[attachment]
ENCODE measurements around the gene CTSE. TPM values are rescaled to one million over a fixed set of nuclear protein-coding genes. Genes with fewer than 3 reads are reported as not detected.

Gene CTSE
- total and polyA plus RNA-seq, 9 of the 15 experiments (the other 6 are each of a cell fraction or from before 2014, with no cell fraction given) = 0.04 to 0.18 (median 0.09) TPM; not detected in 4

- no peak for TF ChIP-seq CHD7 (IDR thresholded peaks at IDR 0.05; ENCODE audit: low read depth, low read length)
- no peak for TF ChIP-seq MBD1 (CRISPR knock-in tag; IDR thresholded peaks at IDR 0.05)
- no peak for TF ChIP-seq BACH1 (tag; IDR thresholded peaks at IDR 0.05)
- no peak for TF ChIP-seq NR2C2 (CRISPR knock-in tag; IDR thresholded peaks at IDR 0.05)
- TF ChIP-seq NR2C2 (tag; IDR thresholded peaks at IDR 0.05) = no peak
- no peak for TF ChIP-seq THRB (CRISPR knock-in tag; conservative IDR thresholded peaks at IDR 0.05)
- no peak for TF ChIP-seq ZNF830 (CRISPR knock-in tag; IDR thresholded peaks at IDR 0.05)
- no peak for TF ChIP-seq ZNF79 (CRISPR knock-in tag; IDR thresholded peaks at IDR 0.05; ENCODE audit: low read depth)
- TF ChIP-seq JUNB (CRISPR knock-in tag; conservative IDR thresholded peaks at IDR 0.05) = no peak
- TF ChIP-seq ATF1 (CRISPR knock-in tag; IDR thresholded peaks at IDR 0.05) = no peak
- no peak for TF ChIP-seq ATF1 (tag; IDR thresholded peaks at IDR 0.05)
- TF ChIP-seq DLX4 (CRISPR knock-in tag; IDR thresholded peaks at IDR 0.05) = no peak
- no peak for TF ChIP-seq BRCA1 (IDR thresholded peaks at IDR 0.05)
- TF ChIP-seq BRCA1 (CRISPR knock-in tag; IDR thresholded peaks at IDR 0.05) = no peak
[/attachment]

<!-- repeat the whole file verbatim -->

ENCODE measurements around the gene CTSE. TPM values are rescaled to one million over a fixed set of nuclear protein-coding genes. Genes with fewer than 3 reads are reported as not detected.

Gene CTSE
- total and polyA plus RNA-seq, 9 of the 15 experiments (the other 6 are each of a cell fraction or from before 2014, with no cell fraction given) = 0.04 to 0.18 (median 0.09) TPM; not detected in 4

- no peak for TF ChIP-seq CHD7 (IDR thresholded peaks at IDR 0.05; ENCODE audit: low read depth, low read length)
- no peak for TF ChIP-seq MBD1 (CRISPR knock-in tag; IDR thresholded peaks at IDR 0.05)
- no peak for TF ChIP-seq BACH1 (tag; IDR thresholded peaks at IDR 0.05)
- no peak for TF ChIP-seq NR2C2 (CRISPR knock-in tag; IDR thresholded peaks at IDR 0.05)
- TF ChIP-seq NR2C2 (tag; IDR thresholded peaks at IDR 0.05) = no peak
- no peak for TF ChIP-seq THRB (CRISPR knock-in tag; conservative IDR thresholded peaks at IDR 0.05)
- no peak for TF ChIP-seq ZNF830 (CRISPR knock-in tag; IDR thresholded peaks at IDR 0.05)
- no peak for TF ChIP-seq ZNF79 (CRISPR knock-in tag; IDR thresholded peaks at IDR 0.05; ENCODE audit: low read depth)
- TF ChIP-seq JUNB (CRISPR knock-in tag; conservative IDR thresholded peaks at IDR 0.05) = no peak
- TF ChIP-seq ATF1 (CRISPR knock-in tag; IDR thresholded peaks at IDR 0.05) = no peak
- no peak for TF ChIP-seq ATF1 (tag; IDR thresholded peaks at IDR 0.05)
- TF ChIP-seq DLX4 (CRISPR knock-in tag; IDR thresholded peaks at IDR 0.05) = no peak
- no peak for TF ChIP-seq BRCA1 (IDR thresholded peaks at IDR 0.05)
- TF ChIP-seq BRCA1 (CRISPR knock-in tag; IDR thresholded peaks at IDR 0.05) = no peak